The Entangled Participant

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The Entangled Contestant
The oddest money story I came across in 2014 was certainly that of my friend Jamie Smith. During a morning conversation last December, Jamie related to me her little adventure with amusement. Before I can go on, I must tell you an interesting fact about her: Jamie shares the same name as her husband, the other Jamie Smith. That’s right! Jamie Smith is married to Jamie Smith. They were actually introduced to each other because they had the same name. Their quirky friend, who thought of herself as a natural matchmaker, considered this a slam-dunk.  It was indeed love at first sight.
Jamie and Jamie. They look alike, talk alike but most importantly think very much alike. They often complete each other’s sentences. They are also both science buffs as well as pranksters. Another interesting thing is that since they are married to one another, they also share the same address, the same e-mail as well as the same bank account under that same name. This is a nice advantage at times.
Back in October 2013, after sharing a cup of coffee, they came to discuss an ad in a popular science magazine they had both come across: an invitation to a sci-fi quantum-inspired writing competition. Jamie suggested and Jamie agreed that they should participate in a special way, a way that would actually demonstrate entanglement and superposition.
At this time, I would like to bring your attention to the fact that Jamie never attributed any of the actions of this story to a specific Jamie in particular.
That being said, let’s continue with our story. Jamie’s plan for the competition was implemented: the Jamies discussed the story they were submitting together/apart, each as competent as the other to write it yet only one of them would do so. It was basically the same story I’m presently telling you.
Both got a copy. Both filed the entry form under his own name : Jamie Smith, as if each had exclusively written the story.
Each Jamie sent his entry within a tight and pre-set time frame previously decided upon and necessarily from the same computer and shared email account. That was easy to work out.
In effect, both competition entries were identical in content yet one was legitimate, the other a plagiarized copy.
Both Jamies, as a tribute to quantum theory, agreed that they would never admit to anyone else who had actually written the story and who had plagiarized it. They were one: Their identities were now entangled.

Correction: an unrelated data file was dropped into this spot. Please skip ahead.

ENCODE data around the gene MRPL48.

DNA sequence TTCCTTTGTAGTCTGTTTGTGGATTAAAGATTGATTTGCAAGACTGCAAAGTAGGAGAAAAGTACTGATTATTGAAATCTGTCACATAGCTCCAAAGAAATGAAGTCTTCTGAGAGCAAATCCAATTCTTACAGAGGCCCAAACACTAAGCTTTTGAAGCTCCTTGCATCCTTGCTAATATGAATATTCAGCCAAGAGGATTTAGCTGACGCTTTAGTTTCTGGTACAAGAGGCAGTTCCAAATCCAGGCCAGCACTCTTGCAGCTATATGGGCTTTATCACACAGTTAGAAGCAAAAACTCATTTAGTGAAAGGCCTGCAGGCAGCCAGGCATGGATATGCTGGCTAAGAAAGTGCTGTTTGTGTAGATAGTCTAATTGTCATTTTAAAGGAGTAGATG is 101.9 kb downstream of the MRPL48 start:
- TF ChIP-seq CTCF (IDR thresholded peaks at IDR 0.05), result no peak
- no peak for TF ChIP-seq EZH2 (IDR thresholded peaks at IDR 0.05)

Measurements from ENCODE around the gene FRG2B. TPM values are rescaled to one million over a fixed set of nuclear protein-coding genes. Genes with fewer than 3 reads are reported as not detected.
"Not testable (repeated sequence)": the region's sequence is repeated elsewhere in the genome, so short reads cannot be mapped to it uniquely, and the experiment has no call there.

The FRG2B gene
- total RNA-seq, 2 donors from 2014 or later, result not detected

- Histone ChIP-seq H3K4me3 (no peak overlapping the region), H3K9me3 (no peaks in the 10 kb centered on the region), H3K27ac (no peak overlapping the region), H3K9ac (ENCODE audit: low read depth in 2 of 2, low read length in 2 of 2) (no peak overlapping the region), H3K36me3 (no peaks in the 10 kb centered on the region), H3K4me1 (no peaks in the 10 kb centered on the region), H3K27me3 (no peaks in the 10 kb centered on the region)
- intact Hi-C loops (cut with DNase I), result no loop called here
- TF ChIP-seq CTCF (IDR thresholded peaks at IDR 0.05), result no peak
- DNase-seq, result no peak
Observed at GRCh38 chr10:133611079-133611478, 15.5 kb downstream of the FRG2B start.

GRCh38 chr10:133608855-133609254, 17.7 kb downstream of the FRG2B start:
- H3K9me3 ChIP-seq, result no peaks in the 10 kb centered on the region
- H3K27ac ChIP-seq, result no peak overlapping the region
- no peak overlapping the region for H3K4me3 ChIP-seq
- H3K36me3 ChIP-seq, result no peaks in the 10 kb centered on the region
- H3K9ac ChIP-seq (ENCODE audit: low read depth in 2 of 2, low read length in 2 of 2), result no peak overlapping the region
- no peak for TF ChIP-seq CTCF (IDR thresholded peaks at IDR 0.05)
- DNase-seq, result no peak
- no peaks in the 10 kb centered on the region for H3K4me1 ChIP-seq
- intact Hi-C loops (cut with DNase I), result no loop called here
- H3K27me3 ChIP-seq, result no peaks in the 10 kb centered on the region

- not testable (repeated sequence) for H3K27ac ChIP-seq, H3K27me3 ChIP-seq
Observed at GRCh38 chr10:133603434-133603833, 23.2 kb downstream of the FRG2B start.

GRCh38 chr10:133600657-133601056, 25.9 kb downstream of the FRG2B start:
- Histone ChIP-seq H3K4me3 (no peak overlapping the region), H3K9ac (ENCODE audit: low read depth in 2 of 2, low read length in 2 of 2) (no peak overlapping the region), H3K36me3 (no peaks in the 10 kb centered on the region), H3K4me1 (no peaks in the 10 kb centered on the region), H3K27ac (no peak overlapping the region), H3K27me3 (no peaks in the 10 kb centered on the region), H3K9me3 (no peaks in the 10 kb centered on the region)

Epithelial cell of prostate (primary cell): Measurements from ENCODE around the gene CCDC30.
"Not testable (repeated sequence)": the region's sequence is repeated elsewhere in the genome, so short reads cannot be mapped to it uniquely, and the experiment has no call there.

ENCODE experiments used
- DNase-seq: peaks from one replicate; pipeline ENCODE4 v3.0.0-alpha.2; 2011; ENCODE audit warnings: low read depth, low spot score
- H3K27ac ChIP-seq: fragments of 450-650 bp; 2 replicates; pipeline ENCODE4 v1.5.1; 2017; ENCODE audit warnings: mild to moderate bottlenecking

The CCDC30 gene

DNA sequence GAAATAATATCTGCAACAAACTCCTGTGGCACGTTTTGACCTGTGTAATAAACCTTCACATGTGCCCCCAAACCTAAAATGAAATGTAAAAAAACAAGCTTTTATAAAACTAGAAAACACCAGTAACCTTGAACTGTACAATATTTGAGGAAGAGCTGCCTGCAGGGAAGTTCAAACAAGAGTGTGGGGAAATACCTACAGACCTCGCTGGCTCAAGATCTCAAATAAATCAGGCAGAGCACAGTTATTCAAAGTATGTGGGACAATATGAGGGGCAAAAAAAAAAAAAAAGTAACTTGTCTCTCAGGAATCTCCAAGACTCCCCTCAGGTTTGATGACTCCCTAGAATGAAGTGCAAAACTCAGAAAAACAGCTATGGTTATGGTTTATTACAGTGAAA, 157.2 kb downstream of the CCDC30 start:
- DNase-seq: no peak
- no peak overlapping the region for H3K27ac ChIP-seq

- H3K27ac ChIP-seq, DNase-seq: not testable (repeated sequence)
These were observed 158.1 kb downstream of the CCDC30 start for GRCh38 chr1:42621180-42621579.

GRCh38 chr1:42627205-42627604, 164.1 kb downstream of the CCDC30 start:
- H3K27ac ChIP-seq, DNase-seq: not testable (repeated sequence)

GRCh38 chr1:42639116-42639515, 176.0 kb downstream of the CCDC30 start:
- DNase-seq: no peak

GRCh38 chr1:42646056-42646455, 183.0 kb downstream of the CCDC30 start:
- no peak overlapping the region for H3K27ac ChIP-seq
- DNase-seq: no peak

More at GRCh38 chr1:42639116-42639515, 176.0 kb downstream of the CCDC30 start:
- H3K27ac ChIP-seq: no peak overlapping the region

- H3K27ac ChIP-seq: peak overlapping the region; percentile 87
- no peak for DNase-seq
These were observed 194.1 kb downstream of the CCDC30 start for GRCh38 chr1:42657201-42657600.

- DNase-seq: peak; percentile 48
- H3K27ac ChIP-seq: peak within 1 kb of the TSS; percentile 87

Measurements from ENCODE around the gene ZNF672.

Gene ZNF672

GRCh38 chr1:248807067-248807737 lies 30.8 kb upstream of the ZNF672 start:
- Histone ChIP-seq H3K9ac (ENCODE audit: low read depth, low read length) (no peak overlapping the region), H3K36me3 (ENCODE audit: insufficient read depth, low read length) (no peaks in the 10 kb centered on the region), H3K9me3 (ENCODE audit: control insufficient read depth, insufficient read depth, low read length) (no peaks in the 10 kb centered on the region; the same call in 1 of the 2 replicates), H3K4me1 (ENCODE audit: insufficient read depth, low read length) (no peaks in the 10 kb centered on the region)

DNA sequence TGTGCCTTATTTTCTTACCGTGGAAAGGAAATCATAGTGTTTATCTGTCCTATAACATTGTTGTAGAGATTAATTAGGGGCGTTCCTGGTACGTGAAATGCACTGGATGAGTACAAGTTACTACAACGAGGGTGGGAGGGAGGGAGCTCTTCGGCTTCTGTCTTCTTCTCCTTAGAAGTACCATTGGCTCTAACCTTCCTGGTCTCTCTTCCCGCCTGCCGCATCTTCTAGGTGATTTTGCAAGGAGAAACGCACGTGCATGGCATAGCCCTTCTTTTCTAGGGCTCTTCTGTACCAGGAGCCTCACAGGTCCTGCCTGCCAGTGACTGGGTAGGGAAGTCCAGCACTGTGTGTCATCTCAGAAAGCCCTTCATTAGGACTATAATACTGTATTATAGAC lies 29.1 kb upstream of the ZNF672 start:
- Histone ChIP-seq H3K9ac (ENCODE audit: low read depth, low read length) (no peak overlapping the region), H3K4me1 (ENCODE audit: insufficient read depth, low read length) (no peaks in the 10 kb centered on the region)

On the receiving end, where the judges judge, three possibilities existed. First, there was the rejection of both competition entries. Without anyone there to actualize the entanglement, the Jamies’ scheme would instantly become of zero interest to the universe as both Jamies already knew who had actually written the story and could not generate true entanglement without an outside observer.
The second possibility (extremely low) was that both Jamie entries would be retained and taken seriously as a case of superposition of identity. This however would have created problems for the judges as well as for the Jamies as the call of plagiarism from competing participants could have been argued convincingly in a Newtonian kind of way. Even if some of the judges were of a scientific bent and could intelligently discuss the quantum situation, in this particular time in history, they would never convince anyone outside their restrained group that a quantum rule should break a contest rule. Physics is always ahead of ethics.
Ultimately, reality opted for the third possibility. Only one of the Jamie entries was retained thereby eliminating any serious discussion of plagiarism (even if there was a 50% chance that the plagiarized version was the one retained). It was simply presented as a cool story.
The judges had been impressed by the concept of superimposed identities, held entangled by the covenant of our scientific protagonists.  They rightly declared ‘The Entangled Contestant’ the winner of the science-fiction competition and transferred into the bank account of one Jamie Smith the prize money.
The Jaimies were surprised to find the wired amount was breaking contest rules and was 1.414 times the official cash prize. After a few calculations, they rightly figured that the judges had materialized that extra prize money as a quantum wink to them in effect stating that their entanglement was now further entangled in its own right.
The Jamies laughed at the thought that hush money had now taken on a new meaning. 

About the Author: 
Mark Garon is president of Castiv,Inc. He resides in St-Hyacinthe, Quebec.

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